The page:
Putnam Family Connection Sets Groundwork for Future

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By Lena Hensley
Thursday, January 12, 2023

The Putnam County Family Connection Collaborative met Jan. 4, in the reception hall of The Plaza Arts Center in Eatonton. Representatives from the healthcare sector, community programs, school system and local government attended the meeting.

“The most important thing in all of this is called communication,” Board of Commissioners Chairman Bill Sharp said following the presentation.

According to the Georgia Family Connection Partnership (GaFCP) website (gafamilyconstg.wpengine.com) the organization brings together and coordinates the efforts of more than 3,000 local- and state-level partners in all 159 Georgia counties. The only statewide network of its kind in the country, GaFCP’s collective goal is working toward better outcomes for children, their families and communities.

Local GaFCP offices, named Collaboratives, provide partners with access to resources they need and help communities to find local solutions. The state’s designated KIDS COUNT grantee, GaFCP also provides state agencies and policymakers with current, reliable data needed for informed decisions.

“I support multiple counties in the state as part of the Youth Challenge program. We are involved with kids 16 to 18, so I look for indicators showing needs of kids in that age group,” said Earlene Hamilton, outreach coordinator of the Georgia National Guard Youth Challenge Program.

The story of GaFCP dates back to 1991, when Gov. Zell Miller established a two-year pilot initiative to coordinate services for the educational, social, economic and physical well-being of Georgia’s youngest, most vulnerable citizens. Fifteen communities volunteered to participate in the pilot with private funding from the Joseph B. Whitehead and Kirbo foundations.

In 1993, the state legislature appropriated funds to establish a state-level technical assistance system. By 2004, all 159 Georgia counties had voluntarily become part of the Georgia Family Connection Collaborative network.

Following an introduction by Georgia Family Connection Partnership Regional Manager Adam Swymer at the Putnam County meeting, GaFCP representatives Rebekah Hudgins and Kirk O’Brien led a conversation about local data for Putnam County child and family services and outcomes.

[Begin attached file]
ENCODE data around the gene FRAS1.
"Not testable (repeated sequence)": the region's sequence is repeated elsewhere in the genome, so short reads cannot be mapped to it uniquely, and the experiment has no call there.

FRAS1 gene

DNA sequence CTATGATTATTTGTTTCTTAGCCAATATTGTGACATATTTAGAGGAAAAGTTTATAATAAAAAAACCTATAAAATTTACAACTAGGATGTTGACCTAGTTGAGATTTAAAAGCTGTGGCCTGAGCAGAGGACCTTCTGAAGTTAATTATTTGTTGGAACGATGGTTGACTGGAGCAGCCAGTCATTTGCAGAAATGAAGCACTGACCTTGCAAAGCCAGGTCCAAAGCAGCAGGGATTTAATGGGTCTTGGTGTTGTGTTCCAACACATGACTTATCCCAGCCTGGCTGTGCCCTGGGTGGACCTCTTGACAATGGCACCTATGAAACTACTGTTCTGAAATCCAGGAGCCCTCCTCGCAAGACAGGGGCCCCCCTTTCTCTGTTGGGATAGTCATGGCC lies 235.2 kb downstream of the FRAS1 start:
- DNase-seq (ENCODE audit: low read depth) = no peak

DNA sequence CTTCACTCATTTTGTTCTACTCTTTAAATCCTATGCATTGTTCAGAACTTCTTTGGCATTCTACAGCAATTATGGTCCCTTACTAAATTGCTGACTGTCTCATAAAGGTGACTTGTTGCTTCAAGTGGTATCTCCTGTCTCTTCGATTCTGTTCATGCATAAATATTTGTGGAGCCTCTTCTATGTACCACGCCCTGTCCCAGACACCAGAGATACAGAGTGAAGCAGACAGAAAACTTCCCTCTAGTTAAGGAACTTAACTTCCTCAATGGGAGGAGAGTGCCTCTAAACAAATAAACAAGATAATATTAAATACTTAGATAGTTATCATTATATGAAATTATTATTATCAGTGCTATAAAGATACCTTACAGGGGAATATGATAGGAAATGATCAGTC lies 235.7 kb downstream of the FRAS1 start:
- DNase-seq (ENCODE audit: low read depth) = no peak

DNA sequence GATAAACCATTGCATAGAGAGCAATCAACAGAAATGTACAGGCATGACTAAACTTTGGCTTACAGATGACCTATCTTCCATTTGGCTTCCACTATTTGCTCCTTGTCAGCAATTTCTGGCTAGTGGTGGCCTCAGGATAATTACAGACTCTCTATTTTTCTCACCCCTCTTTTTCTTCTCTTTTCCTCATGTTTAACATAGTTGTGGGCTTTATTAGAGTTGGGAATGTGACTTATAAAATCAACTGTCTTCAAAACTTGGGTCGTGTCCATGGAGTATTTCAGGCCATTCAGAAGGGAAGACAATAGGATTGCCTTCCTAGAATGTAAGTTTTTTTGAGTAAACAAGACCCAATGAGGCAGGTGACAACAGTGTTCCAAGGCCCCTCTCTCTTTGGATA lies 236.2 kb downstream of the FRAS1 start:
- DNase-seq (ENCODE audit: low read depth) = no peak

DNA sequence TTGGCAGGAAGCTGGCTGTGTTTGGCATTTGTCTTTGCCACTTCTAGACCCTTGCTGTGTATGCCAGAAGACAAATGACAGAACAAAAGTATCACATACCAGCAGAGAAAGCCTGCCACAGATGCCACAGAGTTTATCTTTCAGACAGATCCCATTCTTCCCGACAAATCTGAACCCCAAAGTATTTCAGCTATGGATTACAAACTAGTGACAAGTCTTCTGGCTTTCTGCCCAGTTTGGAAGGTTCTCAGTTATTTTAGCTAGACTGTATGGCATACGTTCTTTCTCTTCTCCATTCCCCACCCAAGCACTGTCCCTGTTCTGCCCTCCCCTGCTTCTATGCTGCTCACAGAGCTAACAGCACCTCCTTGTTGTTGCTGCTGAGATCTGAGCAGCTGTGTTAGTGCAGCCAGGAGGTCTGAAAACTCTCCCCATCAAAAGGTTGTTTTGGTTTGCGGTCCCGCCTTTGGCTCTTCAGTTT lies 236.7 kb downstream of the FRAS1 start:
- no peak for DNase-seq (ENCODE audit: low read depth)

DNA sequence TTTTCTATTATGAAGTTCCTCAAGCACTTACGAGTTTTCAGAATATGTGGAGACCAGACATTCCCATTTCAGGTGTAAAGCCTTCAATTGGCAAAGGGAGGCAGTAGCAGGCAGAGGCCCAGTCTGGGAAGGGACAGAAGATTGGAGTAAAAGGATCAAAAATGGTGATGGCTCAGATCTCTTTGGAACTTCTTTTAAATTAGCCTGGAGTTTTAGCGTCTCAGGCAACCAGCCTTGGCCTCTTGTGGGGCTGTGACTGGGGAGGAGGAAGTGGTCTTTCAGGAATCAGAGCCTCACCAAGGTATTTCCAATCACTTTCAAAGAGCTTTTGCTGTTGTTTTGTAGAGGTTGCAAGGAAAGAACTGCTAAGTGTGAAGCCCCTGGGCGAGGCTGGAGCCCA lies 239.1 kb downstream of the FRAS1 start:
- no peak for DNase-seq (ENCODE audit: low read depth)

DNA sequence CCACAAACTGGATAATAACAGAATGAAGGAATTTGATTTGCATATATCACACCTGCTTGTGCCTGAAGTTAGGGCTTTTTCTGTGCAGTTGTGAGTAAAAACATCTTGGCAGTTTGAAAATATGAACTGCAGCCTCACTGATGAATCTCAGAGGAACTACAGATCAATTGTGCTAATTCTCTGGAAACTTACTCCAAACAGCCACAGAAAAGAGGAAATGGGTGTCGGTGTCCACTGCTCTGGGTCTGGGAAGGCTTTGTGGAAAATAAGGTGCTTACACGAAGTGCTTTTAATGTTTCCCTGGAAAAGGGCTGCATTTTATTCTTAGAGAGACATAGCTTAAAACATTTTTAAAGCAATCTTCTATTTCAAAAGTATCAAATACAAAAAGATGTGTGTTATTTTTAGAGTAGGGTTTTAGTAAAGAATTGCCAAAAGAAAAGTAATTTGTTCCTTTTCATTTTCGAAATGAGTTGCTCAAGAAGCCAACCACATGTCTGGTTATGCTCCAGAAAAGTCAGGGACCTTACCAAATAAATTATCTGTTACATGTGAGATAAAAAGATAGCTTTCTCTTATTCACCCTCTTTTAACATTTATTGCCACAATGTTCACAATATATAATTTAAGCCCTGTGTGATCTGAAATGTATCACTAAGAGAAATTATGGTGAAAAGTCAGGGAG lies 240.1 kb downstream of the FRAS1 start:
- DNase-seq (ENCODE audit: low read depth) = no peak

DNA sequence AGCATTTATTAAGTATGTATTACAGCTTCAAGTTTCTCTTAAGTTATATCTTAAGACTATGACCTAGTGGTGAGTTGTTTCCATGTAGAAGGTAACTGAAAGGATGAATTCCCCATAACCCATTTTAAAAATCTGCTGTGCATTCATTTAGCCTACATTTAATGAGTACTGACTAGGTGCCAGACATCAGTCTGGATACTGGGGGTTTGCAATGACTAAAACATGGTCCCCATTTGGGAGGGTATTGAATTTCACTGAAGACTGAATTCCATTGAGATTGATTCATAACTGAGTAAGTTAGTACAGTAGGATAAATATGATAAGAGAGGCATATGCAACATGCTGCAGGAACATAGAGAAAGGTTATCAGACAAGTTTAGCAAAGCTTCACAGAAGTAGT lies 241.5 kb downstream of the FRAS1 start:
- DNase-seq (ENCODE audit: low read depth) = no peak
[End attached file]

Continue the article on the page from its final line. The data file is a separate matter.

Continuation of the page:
Over the course of the meeting, Hudgins and O’Brien presented several charts with Putnam County-specific demographic data compared to state statistics. Hudgins gave an overview of the source of data, explaining GaFCP collected data from its state partners. She said most of the data presented at the meeting was from the U.S. Census, American Community Survey, and Small Area Income and Poverty Estimates, dated 2016-2020.

“We have 50 indicators divided into five result areas, which are children born healthy, children ready for school, succeeding in school, self-sufficient families and thriving communities, and we only produce data that is publicly available,” Hudgins explained.

She added they would not have data for 2022 until about six months from now, since various indicators required different times to be cleared for use. She also explained GaFCP uses a five-year average for its census indicators and that small counties with population under 60,000 (including Putnam) don’t produce one-year averages.

O’Brien then talked about the Putnam County profile and its demographic data, such as the number of healthy children and children succeeding at school, among other factors.

“This is the birth-to-21 profile, which is nine of 50 indicators. You can see how it is compared to Georgia,” he said, describing one chart. He explained a red mark meant the county was more than 10 percent lower than the state level, yellow meant that county was within 10 percent better to 10 percent worse than the state, and green indicated a county that was scored 10 percent better than the state.

According to the profile, seven out of nine indicators were red for Putnam County. They included teen birth in ages 15-19, child abuse and neglect, child poverty, teens not in school and not working (ages 16-19), children whose parents lack secure employment, third-grade students achieving proficient learner or above on Milestones ELA assessments, and babies born to mothers with less-than high- school education. The indicator for Putnam students who graduate high school on time was yellow, while low birth weight percentage was green for the county.

O’Brien also addressed data about children absent from school for more than 15 days, high school dropouts, and children whose parents lack secure employment.

“We have to reset things around 2021 because everything has dramatically changed, and the context within the communities is so different,” he said.

Craig Williamson, pastor of First Baptist Church of Eatonton, said he appreciated the opportunity just to get to know about organizations available locally to help out Putnam’s younger citizens.

“I’m looking forward to sitting down and having more conversations around the table,” Williamson said.

Putnam County Family Connection meets monthly. The next meeting will take place at noon Feb. 1, again at The Plaza Arts Center. Meetings are open to all community members. For more information visit online at putnam.gafamilyconstg.wpengine.com.

Read the story on msgrnews.com.

Bill Valladares
GaFCP Communications Director

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